Who knew porcelain bleeds and ceramic can be sliced? Reader Alert: this post contains gore.
The recent exhibition at the Museum of Arts and Design (NYC at Columbus Circle) was titled “Body and Soul: new international ceramics.” I call it “Porcelain Terrors.”
Three life-size children, shiny white, greeted me. A boy and a girl appeared to be begging on their knees in front of another girl. Was it a game, a new form of “Mother, May I”? Then I walked around the standing girl and saw the gun she held behind her back.
The show, which closed a week ago, was a Hall of Mirrors made personal by human figures martyred to cultural violence, anxiety, and fears. The 25 artists show, once again, that art with meaning reveals us to ourselves.
Also, that beauty can be an exquisite door to ugly truths. That’s why I, for one, need it. It is a conversation of deeper measure than politics as usual, reality shows, casual flirtations, fast foods, and implanted prejudices. It talks to me where I live, fret, and need answers.
An artist told me decades ago, if a painting doesn’t come off the wall and hit you behind the knees, it’s not good enough. My definition is gentler: good art either has to hit you behind the knees or play your heart like a stringed instrument. Audible gasps are good.
In the show porcelain heads were chopped off and ceramic hearts and intestines pulled out. Such fine materials, such lamentations.
China skulls were sliced by fine china plates. Lust and gluttony were glazed. Much piercing was done. See “The Volunteer” (below) for surgical procedures.
Another exhibition was on view, and will be until June 1. “Out of Hand: Materializing the Postdigital” shows objects of various materials made by 3-D printers. To me, the objects lacked heart and soul not to mention blood and guts. They felt like next-generation decoration, furniture, and clothing, which, in fact, they were. Harbingers of our future.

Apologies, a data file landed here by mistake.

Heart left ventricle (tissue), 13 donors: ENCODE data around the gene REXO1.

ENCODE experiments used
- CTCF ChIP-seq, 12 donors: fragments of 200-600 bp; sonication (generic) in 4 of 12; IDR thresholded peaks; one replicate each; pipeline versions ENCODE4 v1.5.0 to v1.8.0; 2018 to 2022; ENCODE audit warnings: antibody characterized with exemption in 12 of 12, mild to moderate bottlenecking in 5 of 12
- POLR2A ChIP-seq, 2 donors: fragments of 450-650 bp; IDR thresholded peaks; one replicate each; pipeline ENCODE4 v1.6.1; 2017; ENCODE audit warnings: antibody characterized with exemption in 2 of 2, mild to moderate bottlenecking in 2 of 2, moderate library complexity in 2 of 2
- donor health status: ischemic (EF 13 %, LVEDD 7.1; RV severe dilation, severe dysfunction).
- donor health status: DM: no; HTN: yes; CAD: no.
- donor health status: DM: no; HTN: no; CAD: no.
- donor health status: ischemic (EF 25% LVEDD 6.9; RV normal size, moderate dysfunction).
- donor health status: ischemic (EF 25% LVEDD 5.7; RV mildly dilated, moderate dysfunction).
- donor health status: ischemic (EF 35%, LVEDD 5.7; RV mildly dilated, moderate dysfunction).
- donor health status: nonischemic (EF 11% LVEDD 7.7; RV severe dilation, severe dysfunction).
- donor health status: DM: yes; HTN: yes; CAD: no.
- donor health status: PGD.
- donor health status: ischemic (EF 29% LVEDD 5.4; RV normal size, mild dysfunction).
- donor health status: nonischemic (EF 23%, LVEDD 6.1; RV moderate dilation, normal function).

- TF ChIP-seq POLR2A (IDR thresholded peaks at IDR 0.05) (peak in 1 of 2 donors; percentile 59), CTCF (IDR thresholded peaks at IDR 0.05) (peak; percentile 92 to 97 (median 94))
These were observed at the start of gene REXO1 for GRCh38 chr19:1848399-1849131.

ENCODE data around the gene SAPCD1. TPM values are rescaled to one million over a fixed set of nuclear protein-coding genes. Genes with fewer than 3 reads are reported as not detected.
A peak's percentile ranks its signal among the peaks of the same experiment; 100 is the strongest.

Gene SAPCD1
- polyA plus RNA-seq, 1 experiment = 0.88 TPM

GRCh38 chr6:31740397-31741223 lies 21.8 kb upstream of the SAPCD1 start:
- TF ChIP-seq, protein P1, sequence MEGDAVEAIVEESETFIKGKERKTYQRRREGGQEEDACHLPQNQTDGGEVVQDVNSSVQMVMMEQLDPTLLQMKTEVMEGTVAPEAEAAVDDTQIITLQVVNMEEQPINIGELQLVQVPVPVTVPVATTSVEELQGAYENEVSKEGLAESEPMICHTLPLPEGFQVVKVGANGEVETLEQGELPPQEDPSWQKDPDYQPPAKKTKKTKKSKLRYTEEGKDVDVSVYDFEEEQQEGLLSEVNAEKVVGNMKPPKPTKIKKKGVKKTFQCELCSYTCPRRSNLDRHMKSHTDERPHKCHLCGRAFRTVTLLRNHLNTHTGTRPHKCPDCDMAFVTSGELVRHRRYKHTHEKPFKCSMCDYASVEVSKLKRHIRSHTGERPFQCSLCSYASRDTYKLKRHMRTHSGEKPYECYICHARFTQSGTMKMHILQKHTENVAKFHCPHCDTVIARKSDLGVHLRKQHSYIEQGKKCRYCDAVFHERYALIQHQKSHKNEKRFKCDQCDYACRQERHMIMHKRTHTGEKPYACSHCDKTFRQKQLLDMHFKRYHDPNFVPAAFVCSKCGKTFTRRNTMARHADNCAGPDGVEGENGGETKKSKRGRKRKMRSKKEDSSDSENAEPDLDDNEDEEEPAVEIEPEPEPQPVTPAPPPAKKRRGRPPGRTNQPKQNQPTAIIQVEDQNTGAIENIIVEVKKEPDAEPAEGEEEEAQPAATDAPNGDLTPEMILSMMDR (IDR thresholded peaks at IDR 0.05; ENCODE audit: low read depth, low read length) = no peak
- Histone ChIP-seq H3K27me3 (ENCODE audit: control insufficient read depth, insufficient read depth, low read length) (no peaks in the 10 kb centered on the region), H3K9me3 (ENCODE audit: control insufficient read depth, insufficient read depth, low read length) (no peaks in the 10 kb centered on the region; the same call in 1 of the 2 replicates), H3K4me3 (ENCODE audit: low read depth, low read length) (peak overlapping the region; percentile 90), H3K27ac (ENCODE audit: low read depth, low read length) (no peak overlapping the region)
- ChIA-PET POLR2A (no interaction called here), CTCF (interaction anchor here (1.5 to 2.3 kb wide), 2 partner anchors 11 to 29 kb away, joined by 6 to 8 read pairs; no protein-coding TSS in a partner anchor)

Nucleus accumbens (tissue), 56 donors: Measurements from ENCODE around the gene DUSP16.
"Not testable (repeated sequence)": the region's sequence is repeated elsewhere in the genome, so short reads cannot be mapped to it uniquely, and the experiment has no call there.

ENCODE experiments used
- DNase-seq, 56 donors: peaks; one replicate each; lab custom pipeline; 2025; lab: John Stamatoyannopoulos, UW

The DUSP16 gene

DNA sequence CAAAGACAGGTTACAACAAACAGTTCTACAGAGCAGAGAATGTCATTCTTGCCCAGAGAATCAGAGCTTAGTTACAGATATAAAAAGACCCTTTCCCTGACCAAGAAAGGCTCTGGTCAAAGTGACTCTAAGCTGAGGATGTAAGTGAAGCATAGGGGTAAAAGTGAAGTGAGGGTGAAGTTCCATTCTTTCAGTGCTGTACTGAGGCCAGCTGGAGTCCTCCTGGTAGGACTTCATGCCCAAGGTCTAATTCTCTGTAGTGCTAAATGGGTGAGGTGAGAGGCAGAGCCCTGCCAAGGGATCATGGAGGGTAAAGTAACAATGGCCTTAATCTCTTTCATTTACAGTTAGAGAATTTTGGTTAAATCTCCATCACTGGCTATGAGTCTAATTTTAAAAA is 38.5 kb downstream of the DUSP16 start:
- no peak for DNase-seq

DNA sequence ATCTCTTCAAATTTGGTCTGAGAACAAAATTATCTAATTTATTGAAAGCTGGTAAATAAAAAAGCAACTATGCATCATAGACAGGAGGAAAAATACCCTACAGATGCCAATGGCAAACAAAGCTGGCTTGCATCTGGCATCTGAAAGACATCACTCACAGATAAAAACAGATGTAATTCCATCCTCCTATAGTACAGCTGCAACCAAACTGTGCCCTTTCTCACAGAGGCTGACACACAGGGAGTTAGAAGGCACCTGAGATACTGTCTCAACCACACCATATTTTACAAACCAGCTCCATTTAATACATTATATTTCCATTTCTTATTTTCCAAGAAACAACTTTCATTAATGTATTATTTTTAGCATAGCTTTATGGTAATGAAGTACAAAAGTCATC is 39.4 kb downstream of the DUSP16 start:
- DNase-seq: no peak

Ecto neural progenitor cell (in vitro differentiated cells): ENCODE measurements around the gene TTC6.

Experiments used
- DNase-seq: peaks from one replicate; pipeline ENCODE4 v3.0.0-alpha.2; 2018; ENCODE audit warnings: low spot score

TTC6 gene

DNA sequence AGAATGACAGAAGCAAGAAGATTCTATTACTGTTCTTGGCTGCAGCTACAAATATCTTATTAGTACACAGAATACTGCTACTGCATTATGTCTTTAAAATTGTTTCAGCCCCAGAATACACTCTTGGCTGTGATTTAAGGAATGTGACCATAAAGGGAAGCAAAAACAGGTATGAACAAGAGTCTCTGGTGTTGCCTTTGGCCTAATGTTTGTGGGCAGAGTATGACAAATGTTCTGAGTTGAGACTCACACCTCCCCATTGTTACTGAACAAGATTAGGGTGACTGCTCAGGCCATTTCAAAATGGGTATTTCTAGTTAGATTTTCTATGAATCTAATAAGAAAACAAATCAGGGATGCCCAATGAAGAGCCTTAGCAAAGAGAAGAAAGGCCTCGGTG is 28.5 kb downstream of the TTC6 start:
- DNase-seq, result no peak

Not incidentally, 3-D printers already manufacture real guns that look like the one behind the girl’s back.
That is, the first show showed the violent subset of our propensities while the second supports our propensities for pretty things and/or power. That said, a friend of mine adored the 3-D show, and you may, too.
(More 3-D pieces, besides this lace chair, are shown below. Note the black lace dress especially.)
The thrill, or shiver, for me, however, was “Body and Soul” because it showed who we are, how we kill each other, how we use each other, and how we consume each other, and how we want to be consumed. I was not printed by a 3-D printer. I am flesh.
Titled “Broken,” a collection of delicate English women with names like “Claire,” once exquisitely dressed and coiffed as figurines, held up their slit wrists, offered viewers their heart or head or guts – all with sweet smiles. Always in petticoats, sometimes with hats.
A dinner party turned into a bacchanal of sex, food, lust, gluttony. Louis XIV, or your neighbors? A reality show, or secret fantasies? More than indigestion is at stake here.
A woman of indeterminate age stood naked and vulnerable with pumped-up lips slavered in lipstick, turning innocent self-conscious beauty into something sexually grotesque, and common place.
One skull was sliced by fine china plates, another woven through the eye sockets by a cheap oversized bead necklace. We live, we decorate, we die.
The ceramics of men touched me immensely, wounded as they were, strong men, warriors, fighters made of fragile materials that, like them, could be broken easily. A man hauled his idealized sleeping woman on his back, a boxer was cut, St. Sebastian in a hoodie was tied to a chair surrounded by flattened porcelain penises, a man with a mirror in his face burst his heart.
Why is this mesmerizing? Literally, you see, it is beautiful. Exquisite surfaces, delicate colors. And you see through it to what we see on television and in our media of what we do to each other, our collective and individual stupidities that result in inner and outer devastations.
Yet, there are artists in every culture who turn that into something so poignant that our humanity is restored. They return us to feeling and caring. Their art gives us hope by making us honest, by not letting us get away with it.